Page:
• Kyodo


Students from Hyogo Prefectural Itami High School, the alma mater of Katsuhiko Oku, a diplomat killed in Iraq in 2003, and Baruch College Campus High School in New York met Thursday at the Japanese Consulate General in the Big Apple to begin an exchange program.

“We’re proud of him,” Hisako Akita, principal of the Itami school, said to students from both institutions. “This exchange program will be one of the biggest opportunities for my students to (realize) Mr. Oku’s wish for world peace.”

The 45-year-old diplomat, killed in an ambush in northern Iraq while working for the Coalition Provisional Authority, graduated from the high school in 1976 and continues to inspire students there.

Fifteen students, along with the school’s principal and English teacher, are visiting New York for five days, with the American students and teachers hosting them.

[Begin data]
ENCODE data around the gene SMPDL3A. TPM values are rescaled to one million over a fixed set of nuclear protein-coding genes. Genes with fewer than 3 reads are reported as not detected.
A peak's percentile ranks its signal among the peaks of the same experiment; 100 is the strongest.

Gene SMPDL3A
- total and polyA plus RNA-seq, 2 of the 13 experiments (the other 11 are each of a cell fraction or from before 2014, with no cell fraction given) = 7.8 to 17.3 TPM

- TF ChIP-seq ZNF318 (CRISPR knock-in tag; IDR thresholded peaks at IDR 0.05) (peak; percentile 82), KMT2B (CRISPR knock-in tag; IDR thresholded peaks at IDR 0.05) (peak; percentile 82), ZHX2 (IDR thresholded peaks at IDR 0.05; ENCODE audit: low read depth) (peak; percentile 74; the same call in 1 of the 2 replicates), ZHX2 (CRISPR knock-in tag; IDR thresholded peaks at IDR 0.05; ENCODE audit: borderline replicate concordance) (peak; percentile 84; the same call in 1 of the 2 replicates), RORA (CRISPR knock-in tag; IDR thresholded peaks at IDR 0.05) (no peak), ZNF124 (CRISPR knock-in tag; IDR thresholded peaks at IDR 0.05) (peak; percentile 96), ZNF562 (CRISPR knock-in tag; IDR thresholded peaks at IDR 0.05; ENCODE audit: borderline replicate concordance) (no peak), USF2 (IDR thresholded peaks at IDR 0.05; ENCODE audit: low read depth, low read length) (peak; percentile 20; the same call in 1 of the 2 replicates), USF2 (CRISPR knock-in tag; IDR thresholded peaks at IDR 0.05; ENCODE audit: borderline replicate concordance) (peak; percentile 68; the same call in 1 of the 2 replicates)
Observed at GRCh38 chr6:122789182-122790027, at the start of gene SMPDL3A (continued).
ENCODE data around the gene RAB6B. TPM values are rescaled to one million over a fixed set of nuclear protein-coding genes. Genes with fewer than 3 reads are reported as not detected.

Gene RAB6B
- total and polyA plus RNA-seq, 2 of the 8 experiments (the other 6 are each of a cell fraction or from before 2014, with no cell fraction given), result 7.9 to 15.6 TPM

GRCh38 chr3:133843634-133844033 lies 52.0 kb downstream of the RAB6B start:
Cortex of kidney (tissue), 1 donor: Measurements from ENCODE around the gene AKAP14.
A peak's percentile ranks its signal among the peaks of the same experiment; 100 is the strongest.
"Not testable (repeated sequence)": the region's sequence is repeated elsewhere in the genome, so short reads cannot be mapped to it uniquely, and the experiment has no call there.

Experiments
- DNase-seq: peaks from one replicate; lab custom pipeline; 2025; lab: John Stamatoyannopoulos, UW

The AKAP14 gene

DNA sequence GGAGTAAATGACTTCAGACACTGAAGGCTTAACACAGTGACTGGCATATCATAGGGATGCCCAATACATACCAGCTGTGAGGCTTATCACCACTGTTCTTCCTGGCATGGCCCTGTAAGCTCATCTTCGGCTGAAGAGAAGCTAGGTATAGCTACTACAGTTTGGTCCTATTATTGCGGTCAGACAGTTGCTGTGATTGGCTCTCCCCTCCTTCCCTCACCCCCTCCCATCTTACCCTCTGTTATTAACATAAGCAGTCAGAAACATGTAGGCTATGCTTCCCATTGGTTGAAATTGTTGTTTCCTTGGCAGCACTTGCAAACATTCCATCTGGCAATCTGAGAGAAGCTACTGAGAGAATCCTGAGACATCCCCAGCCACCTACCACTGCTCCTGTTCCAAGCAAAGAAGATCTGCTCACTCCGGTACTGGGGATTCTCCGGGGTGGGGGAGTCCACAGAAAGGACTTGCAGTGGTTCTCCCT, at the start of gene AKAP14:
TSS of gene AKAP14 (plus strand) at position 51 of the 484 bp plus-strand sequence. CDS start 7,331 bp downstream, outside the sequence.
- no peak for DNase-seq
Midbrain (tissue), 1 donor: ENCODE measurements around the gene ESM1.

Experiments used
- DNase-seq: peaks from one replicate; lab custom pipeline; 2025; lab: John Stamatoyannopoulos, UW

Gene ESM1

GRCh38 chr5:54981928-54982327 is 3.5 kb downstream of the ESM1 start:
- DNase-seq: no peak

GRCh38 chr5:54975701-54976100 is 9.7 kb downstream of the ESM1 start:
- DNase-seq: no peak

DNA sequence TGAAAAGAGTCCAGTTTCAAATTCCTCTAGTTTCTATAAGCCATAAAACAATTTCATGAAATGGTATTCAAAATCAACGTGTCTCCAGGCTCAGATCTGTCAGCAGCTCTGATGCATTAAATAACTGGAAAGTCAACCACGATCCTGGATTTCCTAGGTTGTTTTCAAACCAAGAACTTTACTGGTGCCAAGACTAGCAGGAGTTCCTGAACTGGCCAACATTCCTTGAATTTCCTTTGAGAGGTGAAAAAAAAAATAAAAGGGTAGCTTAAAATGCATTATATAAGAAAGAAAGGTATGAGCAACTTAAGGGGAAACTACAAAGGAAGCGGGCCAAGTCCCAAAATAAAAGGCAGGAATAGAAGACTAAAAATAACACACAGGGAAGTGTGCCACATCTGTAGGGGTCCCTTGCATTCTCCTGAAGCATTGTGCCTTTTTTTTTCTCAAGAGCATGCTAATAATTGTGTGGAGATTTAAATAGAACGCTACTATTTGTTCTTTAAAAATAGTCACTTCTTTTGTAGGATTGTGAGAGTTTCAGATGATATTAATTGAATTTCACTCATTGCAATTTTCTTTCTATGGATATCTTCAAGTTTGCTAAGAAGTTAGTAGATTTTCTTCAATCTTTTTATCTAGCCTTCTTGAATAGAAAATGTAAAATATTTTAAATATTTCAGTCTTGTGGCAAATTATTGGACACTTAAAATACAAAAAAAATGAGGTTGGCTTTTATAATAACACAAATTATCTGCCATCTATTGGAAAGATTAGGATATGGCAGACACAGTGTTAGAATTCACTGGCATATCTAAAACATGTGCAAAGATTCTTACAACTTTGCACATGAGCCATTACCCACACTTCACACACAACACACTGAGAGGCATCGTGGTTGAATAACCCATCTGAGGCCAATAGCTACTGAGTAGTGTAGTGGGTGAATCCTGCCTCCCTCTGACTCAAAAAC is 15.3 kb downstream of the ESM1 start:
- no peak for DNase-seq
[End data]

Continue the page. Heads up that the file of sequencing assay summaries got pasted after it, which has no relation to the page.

“I am nervous, but I want to make friends,” said Yuka Yoshii, a second-year student.

Baruch Principal Alicia Perez-Katz and foreign-language teacher Melody Kwan said the 15 students from their school participating in the program have been meeting weekly to plan the visit and discuss what they might experience during a home-stay.

The New York school has had a four-year partnership with a school in Denmark and Perez-Katz had suggested starting a similar program with a school in Japan after the consulate approached her last year about introducing Japanese culture in American schools.

“Our school was interested in developing more international exchanges,” Perez-Katz said. “We’re trying to give our students more exposure to different cultures and see that it’s a global society.”

Next July, the schools will switch roles when the American students visit Itami. The New Yorkers, including 16-year-old Damon Lundy, hope to learn more about the lives of “normal teens” in Japan.

“This is the beginning of a friendship between your two schools,” Consul General Shigeyuki Hiroki told the group, “I really hope you can get to know each other well.”

Hiroki was a colleague of Oku at the Japanese Embassy in London before Oku was sent to Iraq.

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